Japan

Projects / Campaigns

Our work in Japan began in 1995, when we provided emergency response to the victims of the Kobe earthquake.

Today, our work is focused on helping communities rebuild after the 2011 Fukushima disaster, where a 9.0 magnitude earthquake off the east coast of Japan triggered a devastating tsunami, leaving more than 16,000 people dead. 2,500 people are still reported as missing, and their bodies have never been found.

 

 

The earthquake and subsequent tsunami created water surges reaching up to 133 feet high, which devastated many towns and prompted mass evacuations. The tsunami also flooded the Fukushima Daiichi nuclear plant causing it to break down and begin to leak radioactive material. Over 200,000 people were evacuated from the surrounding areas.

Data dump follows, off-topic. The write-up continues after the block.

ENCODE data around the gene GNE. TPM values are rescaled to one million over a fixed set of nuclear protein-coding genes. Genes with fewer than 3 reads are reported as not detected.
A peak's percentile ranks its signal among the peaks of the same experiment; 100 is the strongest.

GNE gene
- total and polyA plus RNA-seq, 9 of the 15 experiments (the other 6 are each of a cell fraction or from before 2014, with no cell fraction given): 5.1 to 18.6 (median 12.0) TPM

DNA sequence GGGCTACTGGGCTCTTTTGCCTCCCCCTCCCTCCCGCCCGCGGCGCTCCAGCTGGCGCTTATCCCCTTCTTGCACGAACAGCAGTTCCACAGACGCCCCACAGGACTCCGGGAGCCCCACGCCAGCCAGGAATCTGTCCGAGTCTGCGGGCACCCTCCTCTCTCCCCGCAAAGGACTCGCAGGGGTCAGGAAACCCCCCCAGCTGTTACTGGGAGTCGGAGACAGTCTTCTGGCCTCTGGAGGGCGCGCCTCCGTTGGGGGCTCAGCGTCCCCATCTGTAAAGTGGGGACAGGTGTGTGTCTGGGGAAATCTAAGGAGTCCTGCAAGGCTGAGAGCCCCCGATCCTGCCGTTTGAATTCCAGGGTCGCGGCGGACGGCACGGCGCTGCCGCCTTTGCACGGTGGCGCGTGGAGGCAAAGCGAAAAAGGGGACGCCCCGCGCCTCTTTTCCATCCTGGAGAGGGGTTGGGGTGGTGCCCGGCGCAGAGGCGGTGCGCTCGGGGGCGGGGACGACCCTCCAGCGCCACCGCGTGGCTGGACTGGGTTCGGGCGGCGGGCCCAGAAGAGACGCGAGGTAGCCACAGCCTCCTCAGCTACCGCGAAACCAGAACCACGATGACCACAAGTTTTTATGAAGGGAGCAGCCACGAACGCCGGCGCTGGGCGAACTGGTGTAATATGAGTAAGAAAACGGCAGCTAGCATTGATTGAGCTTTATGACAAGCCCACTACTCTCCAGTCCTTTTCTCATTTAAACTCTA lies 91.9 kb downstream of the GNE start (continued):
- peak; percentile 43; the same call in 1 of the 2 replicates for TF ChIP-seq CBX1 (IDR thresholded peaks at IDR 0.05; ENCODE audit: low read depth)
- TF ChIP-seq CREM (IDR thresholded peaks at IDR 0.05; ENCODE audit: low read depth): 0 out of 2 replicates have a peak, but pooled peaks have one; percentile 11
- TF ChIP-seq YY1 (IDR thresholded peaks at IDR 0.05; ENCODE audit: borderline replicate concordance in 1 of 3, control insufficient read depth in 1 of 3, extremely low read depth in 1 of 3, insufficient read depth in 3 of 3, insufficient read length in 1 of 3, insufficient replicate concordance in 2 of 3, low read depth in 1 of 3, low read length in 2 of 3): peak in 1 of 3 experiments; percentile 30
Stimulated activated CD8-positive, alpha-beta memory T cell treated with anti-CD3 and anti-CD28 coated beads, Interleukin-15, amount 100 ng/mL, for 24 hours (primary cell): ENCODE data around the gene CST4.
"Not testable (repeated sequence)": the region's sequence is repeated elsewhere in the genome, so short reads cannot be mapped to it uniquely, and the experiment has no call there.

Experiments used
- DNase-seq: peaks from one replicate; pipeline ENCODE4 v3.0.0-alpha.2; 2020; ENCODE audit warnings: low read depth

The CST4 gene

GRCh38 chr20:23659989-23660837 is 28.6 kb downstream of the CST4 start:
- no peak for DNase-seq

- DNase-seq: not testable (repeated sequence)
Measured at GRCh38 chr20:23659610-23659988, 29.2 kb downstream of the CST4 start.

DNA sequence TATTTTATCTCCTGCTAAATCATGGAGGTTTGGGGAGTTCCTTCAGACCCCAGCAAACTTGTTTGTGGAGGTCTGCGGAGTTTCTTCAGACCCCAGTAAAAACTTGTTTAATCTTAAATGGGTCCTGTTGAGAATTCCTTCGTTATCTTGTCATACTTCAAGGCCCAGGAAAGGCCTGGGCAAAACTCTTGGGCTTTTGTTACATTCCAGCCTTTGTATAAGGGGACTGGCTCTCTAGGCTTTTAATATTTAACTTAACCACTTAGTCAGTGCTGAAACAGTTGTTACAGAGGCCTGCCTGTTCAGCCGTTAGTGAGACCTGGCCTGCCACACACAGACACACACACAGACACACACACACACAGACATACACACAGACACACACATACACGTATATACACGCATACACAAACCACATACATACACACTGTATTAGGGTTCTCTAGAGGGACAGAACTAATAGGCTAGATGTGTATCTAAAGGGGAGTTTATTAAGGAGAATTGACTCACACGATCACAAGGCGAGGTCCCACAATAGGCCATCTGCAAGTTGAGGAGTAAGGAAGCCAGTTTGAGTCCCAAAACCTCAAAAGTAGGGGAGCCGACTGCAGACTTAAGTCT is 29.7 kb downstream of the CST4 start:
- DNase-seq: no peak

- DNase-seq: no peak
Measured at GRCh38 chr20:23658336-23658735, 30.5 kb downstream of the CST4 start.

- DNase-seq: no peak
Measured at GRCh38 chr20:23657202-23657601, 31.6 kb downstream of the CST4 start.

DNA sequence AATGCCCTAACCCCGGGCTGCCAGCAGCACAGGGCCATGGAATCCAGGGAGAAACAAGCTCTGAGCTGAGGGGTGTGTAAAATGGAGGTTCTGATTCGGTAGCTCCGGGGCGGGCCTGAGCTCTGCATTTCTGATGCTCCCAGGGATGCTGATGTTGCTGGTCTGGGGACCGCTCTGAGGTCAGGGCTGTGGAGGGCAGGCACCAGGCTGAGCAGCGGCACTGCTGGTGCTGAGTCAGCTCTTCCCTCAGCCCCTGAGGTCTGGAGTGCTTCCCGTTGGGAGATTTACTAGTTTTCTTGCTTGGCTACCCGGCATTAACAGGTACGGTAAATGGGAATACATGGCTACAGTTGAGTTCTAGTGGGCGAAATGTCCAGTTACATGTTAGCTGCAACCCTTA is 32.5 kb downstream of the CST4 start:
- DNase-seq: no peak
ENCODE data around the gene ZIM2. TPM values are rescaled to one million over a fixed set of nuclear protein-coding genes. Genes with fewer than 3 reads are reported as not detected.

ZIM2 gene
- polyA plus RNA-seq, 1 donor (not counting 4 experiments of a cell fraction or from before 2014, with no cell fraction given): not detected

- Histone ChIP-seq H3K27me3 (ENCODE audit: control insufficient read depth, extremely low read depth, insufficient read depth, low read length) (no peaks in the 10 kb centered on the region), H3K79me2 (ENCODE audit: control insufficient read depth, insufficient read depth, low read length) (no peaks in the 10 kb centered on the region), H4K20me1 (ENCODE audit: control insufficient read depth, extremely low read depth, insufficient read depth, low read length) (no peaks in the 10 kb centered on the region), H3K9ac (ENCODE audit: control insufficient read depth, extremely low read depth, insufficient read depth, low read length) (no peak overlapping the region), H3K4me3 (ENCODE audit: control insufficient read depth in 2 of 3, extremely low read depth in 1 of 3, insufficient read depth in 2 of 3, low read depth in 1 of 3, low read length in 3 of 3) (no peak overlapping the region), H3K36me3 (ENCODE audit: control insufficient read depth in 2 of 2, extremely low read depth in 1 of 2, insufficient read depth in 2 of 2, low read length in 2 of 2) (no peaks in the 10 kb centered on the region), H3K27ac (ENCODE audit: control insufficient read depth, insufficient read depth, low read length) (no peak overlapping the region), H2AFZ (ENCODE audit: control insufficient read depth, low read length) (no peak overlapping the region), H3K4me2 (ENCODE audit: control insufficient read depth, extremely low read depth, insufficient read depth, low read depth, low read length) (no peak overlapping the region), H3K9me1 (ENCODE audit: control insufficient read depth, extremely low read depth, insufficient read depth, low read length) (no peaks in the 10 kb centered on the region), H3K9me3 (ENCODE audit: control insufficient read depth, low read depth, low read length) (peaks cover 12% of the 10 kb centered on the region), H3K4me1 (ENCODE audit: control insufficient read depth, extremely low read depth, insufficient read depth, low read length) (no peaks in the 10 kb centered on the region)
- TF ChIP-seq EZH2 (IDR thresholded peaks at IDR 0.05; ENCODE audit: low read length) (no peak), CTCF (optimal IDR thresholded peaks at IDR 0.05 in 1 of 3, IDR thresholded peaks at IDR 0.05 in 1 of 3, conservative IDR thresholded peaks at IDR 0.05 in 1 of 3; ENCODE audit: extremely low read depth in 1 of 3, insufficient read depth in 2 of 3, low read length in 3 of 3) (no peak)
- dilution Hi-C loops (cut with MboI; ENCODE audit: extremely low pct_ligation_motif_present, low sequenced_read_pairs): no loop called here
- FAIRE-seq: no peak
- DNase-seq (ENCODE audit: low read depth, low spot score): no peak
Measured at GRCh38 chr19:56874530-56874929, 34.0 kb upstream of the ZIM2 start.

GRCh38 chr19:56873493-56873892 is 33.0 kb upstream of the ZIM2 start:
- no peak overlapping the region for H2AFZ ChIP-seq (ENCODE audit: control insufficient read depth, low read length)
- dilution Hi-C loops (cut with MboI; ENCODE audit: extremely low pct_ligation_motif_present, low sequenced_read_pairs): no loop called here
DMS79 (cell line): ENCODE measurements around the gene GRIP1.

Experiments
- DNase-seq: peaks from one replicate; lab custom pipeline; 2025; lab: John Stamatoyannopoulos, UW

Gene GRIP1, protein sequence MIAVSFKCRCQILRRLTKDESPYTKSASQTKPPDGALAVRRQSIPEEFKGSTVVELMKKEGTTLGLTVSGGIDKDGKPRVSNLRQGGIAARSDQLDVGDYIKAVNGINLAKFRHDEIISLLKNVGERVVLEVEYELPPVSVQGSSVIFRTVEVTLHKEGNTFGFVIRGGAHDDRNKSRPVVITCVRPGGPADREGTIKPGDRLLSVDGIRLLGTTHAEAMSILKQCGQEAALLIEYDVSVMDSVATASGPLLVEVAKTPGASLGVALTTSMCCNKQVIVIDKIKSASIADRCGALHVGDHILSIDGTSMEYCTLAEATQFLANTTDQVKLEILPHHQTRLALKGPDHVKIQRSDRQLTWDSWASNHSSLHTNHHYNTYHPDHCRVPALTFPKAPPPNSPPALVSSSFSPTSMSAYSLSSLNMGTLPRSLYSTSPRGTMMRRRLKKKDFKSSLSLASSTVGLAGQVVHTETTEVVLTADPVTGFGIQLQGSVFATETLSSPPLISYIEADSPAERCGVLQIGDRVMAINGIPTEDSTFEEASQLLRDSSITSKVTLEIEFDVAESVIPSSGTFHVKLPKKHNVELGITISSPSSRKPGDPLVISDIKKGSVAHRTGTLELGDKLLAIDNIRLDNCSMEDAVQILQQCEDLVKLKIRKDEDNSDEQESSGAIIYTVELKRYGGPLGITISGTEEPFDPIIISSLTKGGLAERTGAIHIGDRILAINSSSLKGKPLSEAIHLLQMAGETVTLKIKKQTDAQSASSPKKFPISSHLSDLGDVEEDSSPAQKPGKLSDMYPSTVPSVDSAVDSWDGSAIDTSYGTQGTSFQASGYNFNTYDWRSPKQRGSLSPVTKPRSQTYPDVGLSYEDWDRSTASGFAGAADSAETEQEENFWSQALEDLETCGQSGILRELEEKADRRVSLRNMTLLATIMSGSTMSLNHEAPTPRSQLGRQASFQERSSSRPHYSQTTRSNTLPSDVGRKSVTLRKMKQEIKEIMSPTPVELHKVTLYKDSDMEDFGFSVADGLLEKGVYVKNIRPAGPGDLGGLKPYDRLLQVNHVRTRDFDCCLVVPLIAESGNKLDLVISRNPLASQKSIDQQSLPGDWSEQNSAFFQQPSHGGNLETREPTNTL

16,000

Deaths

2,500

Missing

200,000

Evacuated

Fukushima, Japan © Eric Rechsteiner

In response to the humanitarian crisis, Doctors of the World Japan immediately jumped in to support the health services in Iwate and Fukushima prefectures. Our teams provided medical and psychological care in 16 shelters that housed more than 1,100 displaced Japanese from the surrounding communities. Doctors of the World Japan continues to provide medical care and support local NGO’s in the affected areas. In Minamisoma and Shinchi, two towns in Fukushima prefecture, our psychiatrists and nurses work to strengthen local health services by providing counseling, primary healthcare and advocacy for those affected.

After the natural disaster and subsequent Fukushima nuclear leak, thousands were evacuated from their homes – some areas are still under an evacuation order. In the areas where the order has been lifted, only 50% of the pre-disaster populations have returned – many of the returnees are elderly people who had no other choice but to return.

In these isolated communities, cases of elderly mental illness such as dementia have increased rapidly. We now support local communities in building social outreach programs and group activity classes to assist dementia sufferers and those who are experiencing early signs and symptoms of the disease.

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